While I won't comment on rumors that Tomato-Man was involved in the recent breakup of MJ and Spiderman, the responses I received - that he received, really - both here and privately are gratifying and appreciated. On the surface, it might appear he's simply the result of a budget-conscious athlete who couldn't afford steriods and human growth hormone, opting instead for injections of licopene and Miracle Grow. As is the case with most things, the truth is a lot less exciting.
First, a bit of housekeeping. Although I adapted it to Tomato-Man, the basic superhero figure used was created by a gifted balloon artist named Ken Stillman. (You can - and I hope you will - check out some of his amazing work at his web site, http://balloonmaster.com/ .)
Tomato-Man's story begins in Fort Lee, NJ, with a wonderful lady named Carmela who has a charming family-type Italian restaurant there. For the past who-knows-how-many years, Carmela (who I hope someday to make the subject of a well-deserved tribute in this space) has closed her restaurant to the general public one Sunday around Thanksgiving time and hosted a night of dinners for as many sheltered families as the place will hold in three or four sittings. The organization of the event itself is astonishing: Carmela and her equally selfless team execute the arrival, seating, serving, entertainment, clean-up and set-up for the next group with great, practiced precision. Even more impressive, though, is the genuine love and dignity that overflow from every aspect of the evening, elements generally missing from organized efforts to provide a meal to someone in need. There's music, dancing, entertainment, and everyone is young again. Words don't do it justice. If all this reads in a way that suggests I think of Carmela as an angel come to earth, it's because I do. (Looks like a bit of that tribute made it in after all.)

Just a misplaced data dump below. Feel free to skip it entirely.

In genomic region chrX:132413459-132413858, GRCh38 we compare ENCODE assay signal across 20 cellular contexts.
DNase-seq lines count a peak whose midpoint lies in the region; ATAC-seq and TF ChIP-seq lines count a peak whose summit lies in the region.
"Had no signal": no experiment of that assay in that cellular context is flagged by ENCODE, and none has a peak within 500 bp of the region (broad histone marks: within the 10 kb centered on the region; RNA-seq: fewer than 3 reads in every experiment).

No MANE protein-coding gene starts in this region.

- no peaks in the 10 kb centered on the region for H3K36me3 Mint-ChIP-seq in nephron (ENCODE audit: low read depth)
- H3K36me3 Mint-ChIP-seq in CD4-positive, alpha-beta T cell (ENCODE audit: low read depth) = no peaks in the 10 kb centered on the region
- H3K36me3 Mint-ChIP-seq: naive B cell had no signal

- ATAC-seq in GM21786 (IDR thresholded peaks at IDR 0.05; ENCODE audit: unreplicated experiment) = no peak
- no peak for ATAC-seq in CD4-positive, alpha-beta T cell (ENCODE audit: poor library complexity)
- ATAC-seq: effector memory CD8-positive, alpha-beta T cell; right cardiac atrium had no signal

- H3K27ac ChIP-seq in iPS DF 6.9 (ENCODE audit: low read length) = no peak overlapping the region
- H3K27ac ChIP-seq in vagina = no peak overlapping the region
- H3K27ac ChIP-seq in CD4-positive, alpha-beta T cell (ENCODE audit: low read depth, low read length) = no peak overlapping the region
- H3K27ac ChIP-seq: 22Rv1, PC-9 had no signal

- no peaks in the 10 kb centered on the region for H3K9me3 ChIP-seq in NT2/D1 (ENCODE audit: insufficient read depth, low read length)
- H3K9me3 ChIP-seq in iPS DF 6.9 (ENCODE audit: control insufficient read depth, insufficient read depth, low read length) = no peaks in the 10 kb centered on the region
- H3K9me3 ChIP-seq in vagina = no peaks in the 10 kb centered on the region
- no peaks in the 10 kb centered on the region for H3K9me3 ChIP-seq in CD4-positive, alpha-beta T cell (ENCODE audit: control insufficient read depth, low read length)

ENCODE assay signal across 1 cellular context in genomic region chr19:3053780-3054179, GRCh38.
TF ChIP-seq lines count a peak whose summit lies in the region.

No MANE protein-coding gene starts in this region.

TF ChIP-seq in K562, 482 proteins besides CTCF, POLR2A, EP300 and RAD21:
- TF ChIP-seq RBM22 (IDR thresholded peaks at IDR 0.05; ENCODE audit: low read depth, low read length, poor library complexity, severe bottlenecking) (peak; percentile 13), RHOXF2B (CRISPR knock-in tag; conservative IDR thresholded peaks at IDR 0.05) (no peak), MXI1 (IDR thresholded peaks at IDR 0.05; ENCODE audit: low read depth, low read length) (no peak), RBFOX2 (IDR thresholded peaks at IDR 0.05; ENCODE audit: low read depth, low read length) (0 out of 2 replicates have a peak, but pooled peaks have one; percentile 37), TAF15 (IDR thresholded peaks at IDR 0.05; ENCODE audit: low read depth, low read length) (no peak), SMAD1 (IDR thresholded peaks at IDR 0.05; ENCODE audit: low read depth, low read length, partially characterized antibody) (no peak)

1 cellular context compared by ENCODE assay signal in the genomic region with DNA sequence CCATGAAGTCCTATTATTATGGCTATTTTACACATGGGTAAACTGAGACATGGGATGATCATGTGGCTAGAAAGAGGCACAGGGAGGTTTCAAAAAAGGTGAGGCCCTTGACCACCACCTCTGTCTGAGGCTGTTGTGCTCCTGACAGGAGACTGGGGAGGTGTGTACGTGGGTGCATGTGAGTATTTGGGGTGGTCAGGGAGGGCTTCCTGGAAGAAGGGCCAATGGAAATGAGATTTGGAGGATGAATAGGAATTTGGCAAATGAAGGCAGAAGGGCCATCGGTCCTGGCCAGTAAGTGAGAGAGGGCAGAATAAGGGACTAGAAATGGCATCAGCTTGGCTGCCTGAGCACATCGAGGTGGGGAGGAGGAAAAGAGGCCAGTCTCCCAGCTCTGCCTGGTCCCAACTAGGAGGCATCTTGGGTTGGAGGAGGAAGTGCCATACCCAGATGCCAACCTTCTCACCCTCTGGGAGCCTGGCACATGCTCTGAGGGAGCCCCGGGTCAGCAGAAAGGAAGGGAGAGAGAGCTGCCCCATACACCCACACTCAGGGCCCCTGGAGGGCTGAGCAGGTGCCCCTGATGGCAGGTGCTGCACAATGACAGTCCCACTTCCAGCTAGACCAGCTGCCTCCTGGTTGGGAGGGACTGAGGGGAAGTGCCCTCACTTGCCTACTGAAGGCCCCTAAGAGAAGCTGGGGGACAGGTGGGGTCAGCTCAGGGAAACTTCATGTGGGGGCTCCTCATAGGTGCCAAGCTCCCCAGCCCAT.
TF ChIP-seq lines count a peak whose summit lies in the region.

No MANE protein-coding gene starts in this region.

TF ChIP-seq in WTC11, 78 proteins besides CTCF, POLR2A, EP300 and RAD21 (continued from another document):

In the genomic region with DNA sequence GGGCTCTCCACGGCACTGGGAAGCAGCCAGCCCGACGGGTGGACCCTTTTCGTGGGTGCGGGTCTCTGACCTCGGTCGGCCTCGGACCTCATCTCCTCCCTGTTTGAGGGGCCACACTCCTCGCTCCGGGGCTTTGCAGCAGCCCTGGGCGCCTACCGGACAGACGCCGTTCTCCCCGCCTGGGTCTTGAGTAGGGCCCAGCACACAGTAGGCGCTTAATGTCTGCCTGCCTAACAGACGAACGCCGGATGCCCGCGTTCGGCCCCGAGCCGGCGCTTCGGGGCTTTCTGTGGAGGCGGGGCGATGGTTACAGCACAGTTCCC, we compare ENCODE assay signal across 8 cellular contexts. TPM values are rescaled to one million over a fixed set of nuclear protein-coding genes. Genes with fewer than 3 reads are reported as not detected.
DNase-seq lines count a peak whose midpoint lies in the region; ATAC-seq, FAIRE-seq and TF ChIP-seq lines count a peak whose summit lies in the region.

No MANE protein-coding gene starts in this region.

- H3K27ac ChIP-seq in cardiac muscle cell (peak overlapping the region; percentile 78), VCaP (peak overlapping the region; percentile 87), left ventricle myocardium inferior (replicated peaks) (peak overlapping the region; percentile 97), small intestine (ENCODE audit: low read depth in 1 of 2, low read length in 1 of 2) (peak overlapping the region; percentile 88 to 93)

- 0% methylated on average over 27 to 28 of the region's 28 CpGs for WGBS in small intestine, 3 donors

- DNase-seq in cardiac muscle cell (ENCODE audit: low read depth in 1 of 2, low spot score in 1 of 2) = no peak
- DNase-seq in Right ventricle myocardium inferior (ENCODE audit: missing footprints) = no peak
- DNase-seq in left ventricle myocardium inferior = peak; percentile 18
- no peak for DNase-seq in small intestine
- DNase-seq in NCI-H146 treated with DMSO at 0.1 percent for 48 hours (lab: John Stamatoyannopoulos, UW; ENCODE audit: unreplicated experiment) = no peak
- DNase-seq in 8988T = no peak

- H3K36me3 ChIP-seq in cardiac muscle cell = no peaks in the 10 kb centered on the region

So what's this got to do with Tomato-Man?
For the past several years, it's been my privilege to be brought into this great event to make balloon sculptures for the folks in attendance. (My weekend profession is children's entertainment.) While the number of people there requires that the balloons be things that can be done fairly quickly, each year I try to make something big and special for Carmela herself. From one of these efforts came - you guessed it - Tomato-Man.
So it turns out that the story of Tomato-Man actually has very little to do with him, and quite a lot to do with kindness, respect, and a real-life superhero from Fort Lee, NJ. I like it better that way.
Unrelated Item 1
Memo to the press: You can stop reporting that Tom Cruise is an alien sent here from another planet for the purpose of reconnaissance preparatory to invasion. We already know that.
Unrelated Item 2
In this season of political campaigns, speechmaking and fist-pounding position asserting, I have to share this gem I came across. This was Tallulah Bankhead, campaigning way back when for FDR and against Tom Dewey. "Mr. Dewey is for unity. Next he will declare in favor of motherhood, the zipper and the telephone. Will all the candidates for disunity please stand?"